Yes. A very close friend who suffered with serious mental health issues. She went to a secluded beach and took an overdose of her medication - she had already passed away when she was found. Myself, and the rest of our group of friends all knew about her condition, we all knew she was going through a particularly difficult time and we all thought we were being supportive. She meant to kill herself - it wasn’t a cry for help, she went somewhere she knew she wouldn’t easily be found.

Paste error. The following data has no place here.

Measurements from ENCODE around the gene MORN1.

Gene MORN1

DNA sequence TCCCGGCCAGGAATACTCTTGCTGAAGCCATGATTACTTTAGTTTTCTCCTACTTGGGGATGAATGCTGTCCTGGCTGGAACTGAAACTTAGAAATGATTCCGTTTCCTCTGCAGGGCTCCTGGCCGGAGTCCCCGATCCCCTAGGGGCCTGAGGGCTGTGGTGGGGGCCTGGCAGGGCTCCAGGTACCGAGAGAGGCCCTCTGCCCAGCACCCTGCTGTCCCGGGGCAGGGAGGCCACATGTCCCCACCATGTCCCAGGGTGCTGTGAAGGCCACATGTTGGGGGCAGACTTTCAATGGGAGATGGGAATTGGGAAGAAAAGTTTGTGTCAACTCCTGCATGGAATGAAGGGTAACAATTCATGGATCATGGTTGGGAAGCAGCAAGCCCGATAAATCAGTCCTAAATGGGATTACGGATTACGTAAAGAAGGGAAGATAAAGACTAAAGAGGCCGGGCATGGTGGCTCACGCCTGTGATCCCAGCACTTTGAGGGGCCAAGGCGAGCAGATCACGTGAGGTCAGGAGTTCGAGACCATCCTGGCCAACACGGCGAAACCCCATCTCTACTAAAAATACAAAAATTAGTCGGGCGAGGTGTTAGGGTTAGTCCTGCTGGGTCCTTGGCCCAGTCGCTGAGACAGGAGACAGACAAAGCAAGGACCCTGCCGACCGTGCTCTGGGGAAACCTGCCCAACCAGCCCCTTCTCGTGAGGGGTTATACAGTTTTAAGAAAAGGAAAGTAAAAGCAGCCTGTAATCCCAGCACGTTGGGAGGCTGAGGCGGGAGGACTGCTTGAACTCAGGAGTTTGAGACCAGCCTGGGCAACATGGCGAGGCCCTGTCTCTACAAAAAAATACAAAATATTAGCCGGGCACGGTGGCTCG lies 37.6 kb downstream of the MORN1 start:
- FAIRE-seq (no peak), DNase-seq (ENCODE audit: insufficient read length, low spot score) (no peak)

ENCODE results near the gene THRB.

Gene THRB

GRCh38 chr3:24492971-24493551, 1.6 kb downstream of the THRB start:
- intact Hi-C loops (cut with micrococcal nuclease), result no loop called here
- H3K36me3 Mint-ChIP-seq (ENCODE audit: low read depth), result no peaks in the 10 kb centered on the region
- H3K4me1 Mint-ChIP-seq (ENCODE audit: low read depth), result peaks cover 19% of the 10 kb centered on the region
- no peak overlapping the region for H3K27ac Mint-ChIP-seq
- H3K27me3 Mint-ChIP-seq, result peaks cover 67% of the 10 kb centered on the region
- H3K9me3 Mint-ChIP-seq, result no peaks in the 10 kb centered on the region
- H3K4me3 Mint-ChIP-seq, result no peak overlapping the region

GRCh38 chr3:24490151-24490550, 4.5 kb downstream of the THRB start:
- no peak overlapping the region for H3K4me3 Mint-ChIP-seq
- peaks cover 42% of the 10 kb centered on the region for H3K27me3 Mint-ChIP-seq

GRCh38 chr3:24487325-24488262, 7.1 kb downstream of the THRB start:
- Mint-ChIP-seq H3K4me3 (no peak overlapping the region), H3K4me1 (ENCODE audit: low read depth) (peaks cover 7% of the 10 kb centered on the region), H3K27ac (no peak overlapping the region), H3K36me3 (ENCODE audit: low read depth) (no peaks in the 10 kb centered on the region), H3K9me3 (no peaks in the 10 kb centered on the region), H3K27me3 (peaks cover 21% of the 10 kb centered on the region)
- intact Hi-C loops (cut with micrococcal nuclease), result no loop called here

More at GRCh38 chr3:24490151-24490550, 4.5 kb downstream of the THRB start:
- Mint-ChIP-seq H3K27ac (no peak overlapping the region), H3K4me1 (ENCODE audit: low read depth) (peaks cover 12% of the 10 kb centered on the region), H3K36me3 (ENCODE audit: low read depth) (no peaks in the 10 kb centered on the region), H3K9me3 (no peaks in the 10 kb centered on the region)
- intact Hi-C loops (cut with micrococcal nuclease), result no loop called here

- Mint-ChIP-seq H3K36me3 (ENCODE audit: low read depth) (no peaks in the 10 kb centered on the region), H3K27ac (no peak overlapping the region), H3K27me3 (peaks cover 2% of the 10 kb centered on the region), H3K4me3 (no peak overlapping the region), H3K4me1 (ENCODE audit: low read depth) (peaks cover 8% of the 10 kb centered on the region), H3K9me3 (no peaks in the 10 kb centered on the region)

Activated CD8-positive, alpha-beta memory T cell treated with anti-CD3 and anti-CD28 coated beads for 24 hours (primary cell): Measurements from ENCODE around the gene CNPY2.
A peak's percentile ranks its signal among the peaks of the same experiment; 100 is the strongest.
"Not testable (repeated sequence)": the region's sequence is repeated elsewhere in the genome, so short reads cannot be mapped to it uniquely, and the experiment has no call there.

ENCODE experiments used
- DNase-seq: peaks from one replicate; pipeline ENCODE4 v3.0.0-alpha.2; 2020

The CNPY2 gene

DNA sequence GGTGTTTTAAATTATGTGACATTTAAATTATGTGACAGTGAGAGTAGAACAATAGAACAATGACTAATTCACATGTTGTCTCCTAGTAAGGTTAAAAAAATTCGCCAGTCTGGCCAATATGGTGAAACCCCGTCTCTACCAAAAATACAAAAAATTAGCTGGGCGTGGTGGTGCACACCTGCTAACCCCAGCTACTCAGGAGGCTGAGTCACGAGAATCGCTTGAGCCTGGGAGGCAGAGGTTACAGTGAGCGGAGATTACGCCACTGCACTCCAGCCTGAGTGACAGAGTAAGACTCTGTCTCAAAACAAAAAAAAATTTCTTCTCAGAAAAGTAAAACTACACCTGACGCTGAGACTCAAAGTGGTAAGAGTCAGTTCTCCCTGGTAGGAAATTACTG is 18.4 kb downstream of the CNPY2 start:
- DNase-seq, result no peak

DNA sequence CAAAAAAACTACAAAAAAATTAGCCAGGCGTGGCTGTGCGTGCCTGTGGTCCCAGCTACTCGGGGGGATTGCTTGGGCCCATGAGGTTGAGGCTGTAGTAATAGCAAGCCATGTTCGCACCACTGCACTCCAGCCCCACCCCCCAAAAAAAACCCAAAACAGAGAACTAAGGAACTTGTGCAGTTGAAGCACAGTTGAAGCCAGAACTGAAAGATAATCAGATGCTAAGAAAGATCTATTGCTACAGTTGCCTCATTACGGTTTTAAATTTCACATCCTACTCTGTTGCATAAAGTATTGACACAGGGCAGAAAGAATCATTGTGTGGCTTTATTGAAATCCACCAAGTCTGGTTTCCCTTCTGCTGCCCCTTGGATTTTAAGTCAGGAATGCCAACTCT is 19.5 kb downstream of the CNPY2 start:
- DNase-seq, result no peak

Anniebach, I can only tell you that the grief I felt at my friends’ passing was truly terrible, but I cannot even begin to imagine how you must feel on losing your daughter in similar tragic circumstances. I think the way you’re feeling now is a normal part of the grieving process. I lost my husband to cancer four years ago and I am still grieving, despite being in a new relationship. I don’t think you ever ‘get over’ the loss of a loved one and it surprises me how many people expect you to do just that. Most of the time you deal with it, because over time you learn how to live with it, but occasionally it will break through and devastate you all over again. I still get floored by it four years later.